"It is tradition that the dancers are dressed in a robe of leaves, bronze mask placed with fangs come out and display characters exaggerate symptoms of smallpox.
Drink large amounts of "arrack" [a strong liquor made in the area], and twitch violently to the beat of drums."
- KUYB Team
Loa (also spelled Lwa or L'wha) are the spirits of Haitian Vodou and Louisiana Voodoo. They are also referred to as Mystères and the Invisibles, in which are intermediaries between Bondye—the Supreme Creator, who is distant from the world—and humanity. Unlike saints or angels however, they are not simply prayed to, they are served.
are each distinct beings with their own personal likes and dislikes,
distinct sacred rhythms, songs, dances, ritual symbols, and special
modes of service. Contrary to popular belief, the loa are not deities
in and of themselves; they are intermediaries for, and dependent on, a
Legba is one of the main LOA in Haitian voodoo. He keeps track of the human world and the spiritual world. Legba is the key to the spiritual world. He is a small man who smokes on a small pipe with a little tobacco, and carrying a small bag with some food.
Baron Samedi is a kind of underworld god, for he rules over the cemeteries, where he helps those who have just died, to find their place in the afterlife. He always goes with a stick and dressed in a black jacket, a black top hat and sunglasses.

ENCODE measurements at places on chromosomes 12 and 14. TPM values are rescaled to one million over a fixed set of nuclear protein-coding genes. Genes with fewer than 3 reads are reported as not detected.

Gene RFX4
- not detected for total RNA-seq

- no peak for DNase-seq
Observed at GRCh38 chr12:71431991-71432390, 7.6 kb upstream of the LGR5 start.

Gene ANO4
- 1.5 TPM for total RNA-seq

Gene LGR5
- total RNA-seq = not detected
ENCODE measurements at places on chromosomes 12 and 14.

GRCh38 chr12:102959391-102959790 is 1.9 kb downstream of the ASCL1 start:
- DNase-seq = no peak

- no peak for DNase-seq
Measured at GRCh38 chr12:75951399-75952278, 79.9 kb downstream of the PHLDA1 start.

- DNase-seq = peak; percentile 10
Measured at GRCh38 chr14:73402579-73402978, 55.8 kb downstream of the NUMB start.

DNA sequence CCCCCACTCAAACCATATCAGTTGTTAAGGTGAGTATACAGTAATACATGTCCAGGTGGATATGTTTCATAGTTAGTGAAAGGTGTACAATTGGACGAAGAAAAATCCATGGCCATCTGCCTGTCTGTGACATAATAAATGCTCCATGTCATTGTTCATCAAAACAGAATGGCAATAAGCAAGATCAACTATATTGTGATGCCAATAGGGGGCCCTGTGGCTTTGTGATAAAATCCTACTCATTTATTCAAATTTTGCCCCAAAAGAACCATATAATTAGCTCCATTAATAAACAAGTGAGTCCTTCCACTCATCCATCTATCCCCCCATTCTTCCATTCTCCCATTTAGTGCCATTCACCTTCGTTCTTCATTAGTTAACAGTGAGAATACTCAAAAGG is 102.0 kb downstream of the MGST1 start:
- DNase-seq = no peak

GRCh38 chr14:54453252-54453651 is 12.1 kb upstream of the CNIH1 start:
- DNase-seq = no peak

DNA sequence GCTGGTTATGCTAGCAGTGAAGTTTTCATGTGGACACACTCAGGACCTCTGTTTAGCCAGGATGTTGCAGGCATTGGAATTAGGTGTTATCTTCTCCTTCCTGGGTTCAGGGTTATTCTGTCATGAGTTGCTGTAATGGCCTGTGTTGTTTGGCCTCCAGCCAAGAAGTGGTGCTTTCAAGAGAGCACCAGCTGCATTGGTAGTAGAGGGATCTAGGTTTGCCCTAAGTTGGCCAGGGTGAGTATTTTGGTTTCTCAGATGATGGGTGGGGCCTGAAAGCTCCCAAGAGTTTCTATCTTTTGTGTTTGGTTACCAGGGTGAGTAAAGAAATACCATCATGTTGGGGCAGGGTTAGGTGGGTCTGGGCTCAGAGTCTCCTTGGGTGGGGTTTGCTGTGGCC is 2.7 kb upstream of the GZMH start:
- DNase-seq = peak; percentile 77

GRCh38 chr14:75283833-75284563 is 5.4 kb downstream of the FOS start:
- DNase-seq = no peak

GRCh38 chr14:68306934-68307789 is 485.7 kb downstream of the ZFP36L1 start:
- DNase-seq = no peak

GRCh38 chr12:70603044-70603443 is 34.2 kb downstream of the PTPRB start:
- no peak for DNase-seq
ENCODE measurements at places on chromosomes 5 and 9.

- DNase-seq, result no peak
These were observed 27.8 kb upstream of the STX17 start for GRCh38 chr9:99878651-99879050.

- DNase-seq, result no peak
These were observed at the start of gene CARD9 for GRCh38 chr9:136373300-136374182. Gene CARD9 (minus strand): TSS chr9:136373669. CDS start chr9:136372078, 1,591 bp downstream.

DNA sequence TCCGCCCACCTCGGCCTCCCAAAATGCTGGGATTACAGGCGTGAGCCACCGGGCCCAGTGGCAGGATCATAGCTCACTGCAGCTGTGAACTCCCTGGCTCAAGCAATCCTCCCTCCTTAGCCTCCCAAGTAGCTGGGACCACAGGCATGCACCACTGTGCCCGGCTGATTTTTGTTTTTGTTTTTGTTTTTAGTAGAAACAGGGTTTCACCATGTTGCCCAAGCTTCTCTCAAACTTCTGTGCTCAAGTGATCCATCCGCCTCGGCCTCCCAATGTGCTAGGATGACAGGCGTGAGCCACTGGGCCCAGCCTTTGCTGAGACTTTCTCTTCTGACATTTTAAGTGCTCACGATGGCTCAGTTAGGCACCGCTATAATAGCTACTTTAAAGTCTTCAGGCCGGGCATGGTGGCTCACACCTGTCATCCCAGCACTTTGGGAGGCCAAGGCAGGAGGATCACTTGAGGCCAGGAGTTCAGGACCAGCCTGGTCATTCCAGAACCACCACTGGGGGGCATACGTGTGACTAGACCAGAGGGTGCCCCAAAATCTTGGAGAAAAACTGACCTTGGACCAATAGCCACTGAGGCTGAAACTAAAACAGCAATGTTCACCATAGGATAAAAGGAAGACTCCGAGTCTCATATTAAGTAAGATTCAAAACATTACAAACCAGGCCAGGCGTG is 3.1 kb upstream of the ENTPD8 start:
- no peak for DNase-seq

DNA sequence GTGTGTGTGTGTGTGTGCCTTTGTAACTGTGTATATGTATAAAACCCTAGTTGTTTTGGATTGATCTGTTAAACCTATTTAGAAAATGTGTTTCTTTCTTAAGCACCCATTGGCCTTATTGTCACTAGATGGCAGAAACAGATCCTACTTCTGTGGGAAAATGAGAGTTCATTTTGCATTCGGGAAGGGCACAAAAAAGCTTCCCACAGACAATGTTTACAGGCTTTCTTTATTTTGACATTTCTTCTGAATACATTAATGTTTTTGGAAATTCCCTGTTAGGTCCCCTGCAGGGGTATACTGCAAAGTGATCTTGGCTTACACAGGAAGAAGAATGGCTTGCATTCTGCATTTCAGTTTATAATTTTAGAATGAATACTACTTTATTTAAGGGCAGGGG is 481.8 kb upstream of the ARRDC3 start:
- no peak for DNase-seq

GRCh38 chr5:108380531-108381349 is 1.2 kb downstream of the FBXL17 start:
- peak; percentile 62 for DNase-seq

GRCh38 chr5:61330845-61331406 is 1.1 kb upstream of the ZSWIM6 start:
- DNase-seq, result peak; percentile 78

Baron Samedi is also known as Ghede who is the god of celebration, humor and relationships. As Ghede he is a clown-like figure. He is often accompanied by his wife, Madame Brigitte and they tend to show up at the end of a ritual where they stage immoral entertainment.
Exu has been there almost since the beginning voodoos. Exu own life's roads and therefore sacrificed in almost all rituals for him. Exu is similar to the devil.
When invoking the aid of a Voodoo God, or loa as they are called in Haiti and other areas, a design, or vever as it is called, is formed by various means. In an elaborate ceremony, the vever is draw on the ground using white flour.
In the United States a vever is often drawn on parchment, or parchment paper, or it is engraved on metal such as silver and gold, or their substitutes. The purpose is to invoke the aid of the loa in gaining success with some ritual. It thus becomes a form of talisman. This is different from Haiti. There the vever is a public display in the loa’s honor. And, also an invocation for the god’s favor. Either way, both methods represent the same basic purpose.
Veve of Ghede, God of the dead, and Lord of the Resurrection
Veve of Agwe, God of the Sea and Patron of Sailors.
Veve of Ogoun, God of War, Favours those in troubles.
Petro Symbol The Forceful, Agressive branch of Voodoo
Veve of Azacca, God of Agriculture, Help farmers.
Veve of Ayizan, Guardian of Voodoo Priesthood.